Most organizations use containers nowadays. They are a solution to the problem of how to make an application run faithfully in any environment when it gets deployed. It could be from development to production or the testing environment (Paul Rubens, 2017, ref.2). It eases the continuous development and deployment lifecycle. For security, they are extremely helpful in preserving deterministic application behaviour if done correctly. That’s why I’ll start with the basics and go more in-depth in my following blogs. The following blogs will be about container security and tools to help secure containers during the software development lifecycle.
Containers vs Virtual Machines
Before containers were invented, most of the applications were hosted on VMs. A VM is the virtualization/emulation of a physical computer with its operating system, CPU, memory, storage and network interface, which are provisioned virtually. Hypervisor software separates the virtual machine’s resources from the host hardware. Using it, multiple VMs can run on the same host. With VMs, running the same application across multiple environments (VMs) on the same host or different hosts became possible. It saves costs compared to the past when one application was running on a single server.
Compared with containers, VMs are slower to spin up and less portable. They also require more resources because they need a full guest operating system.
Containerization is a technology that allows packaging up application code, its dependencies and configurations into a container image. A running image is a container. The starting point for building a custom image is a base image (like Alpine Linux), usually created by vendors or communities and uploaded to an image registry (a repository that stores container images, e.g. Docker Hub).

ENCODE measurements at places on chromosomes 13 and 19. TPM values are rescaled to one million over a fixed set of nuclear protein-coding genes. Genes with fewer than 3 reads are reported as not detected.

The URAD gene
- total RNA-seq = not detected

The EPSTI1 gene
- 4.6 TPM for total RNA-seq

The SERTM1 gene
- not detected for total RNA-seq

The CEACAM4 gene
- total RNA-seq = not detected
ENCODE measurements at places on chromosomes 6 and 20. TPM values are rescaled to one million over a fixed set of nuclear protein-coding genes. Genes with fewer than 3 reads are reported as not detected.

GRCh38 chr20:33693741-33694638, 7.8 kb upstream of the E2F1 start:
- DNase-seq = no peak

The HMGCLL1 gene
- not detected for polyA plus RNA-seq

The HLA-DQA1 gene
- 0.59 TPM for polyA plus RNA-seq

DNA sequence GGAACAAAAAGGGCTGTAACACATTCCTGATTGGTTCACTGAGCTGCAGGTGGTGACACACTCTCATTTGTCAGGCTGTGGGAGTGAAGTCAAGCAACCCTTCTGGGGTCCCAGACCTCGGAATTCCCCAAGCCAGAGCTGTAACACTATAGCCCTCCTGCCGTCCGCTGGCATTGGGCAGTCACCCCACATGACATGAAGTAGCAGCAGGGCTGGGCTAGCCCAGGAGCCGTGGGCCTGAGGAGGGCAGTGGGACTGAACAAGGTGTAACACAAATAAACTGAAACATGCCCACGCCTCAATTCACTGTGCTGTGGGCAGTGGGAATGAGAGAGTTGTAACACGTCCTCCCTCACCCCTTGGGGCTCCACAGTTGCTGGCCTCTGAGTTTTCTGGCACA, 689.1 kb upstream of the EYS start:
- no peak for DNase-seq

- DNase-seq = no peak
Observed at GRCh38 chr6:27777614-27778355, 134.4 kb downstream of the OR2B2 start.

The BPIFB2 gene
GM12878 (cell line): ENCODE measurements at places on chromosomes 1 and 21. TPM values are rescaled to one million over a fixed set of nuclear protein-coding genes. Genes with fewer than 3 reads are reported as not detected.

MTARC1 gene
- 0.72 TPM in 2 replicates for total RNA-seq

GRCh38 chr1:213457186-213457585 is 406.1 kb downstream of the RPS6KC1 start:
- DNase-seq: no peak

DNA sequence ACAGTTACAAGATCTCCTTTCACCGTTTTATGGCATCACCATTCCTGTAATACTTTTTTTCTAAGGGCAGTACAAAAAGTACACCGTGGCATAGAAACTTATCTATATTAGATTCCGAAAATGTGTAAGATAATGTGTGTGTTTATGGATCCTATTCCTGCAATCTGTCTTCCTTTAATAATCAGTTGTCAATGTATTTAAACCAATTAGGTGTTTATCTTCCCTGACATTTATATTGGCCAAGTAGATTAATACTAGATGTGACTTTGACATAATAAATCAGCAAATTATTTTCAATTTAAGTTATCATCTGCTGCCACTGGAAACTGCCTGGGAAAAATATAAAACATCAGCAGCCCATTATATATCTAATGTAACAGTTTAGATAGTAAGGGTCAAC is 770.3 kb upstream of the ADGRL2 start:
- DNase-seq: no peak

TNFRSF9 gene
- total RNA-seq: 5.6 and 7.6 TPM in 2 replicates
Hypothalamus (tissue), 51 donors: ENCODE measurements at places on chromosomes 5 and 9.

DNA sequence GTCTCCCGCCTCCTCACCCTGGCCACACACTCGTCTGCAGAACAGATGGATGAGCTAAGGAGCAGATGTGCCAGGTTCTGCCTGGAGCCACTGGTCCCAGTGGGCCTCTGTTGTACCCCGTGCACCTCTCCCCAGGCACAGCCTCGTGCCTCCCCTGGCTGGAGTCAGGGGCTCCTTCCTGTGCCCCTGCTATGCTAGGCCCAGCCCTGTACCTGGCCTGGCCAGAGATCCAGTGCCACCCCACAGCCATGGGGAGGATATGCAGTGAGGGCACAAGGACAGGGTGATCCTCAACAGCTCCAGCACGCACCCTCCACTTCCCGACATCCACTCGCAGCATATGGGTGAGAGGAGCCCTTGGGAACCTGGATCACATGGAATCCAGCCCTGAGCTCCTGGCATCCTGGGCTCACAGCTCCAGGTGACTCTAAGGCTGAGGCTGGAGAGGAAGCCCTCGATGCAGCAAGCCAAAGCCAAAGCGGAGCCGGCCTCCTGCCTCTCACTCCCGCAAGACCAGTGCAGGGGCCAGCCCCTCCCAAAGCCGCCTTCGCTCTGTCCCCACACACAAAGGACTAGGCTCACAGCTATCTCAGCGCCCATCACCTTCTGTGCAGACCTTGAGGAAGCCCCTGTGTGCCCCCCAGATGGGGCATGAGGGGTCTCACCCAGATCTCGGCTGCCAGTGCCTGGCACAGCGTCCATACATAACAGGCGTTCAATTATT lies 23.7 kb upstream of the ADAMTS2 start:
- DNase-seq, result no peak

Containers run using a container runtime. It is a software component that can run containers on a host OS. Some container runtimes are compatible with Linux and Windows, making the containers cross-platform. Containers isolate the software from the environment and make it run identically despite the differences in the environment, for example, staging and production.
The most popular container technology is Docker. It became the synonym for containers for most people. The goal of the container runtime is to virtualize system resources like the filesystem or network. This is done using Linux namespaces, and the limitation of resources like CPU and memory is done using cgroups (Ian Lewis, 2017, ref.1).
There are two types of container runtimes, low level and high level. The low-level container runtime is responsible for running the container. It sets up the namespaces and cgroups for the containers. The high-level runtime is responsible for managing containers. It creates the container image, pulls it from a registry, and passes it to the low-level runtime.
The Docker engine is a lightweight open-source containerization technology that implements high-level and low-level runtimes. It is combined with a workflow for building and containerizing applications. It can be installed on a large variety of operating systems.
Container technology was developed over ten years ago for Linux in the form of LXC. Other vendors offer their system virtualization, such as Solaris Containers, FreeBSD jails, and AIX Workload Partitions (Paul Rubens, 2017, ref.2).
In 2015 a company called CoreOS created its version of containers that could potentially fragment the container industry. They were the competitor of Docker. But the rocket (rkt) runtime project from CoreOS was closed in February 2020. The rkt runtime remains a significant piece of the history of container technology (Iucab, 2018, ref. 3).
In the same year, 2015, a Linux Foundation project called Open Container Project, later renamed Open Container Initiative (OCI), was created to define industry standards for the container format and container runtime software for every platform. This project is sponsored by companies like VMware, AWS, Google, Microsoft, Red Hat, Oracle, IBM, HP, Twitter, Docker, and CoreOS. This makes it a considerable authority in defining container technology standards (Paul Rubens, 2017, ref.2).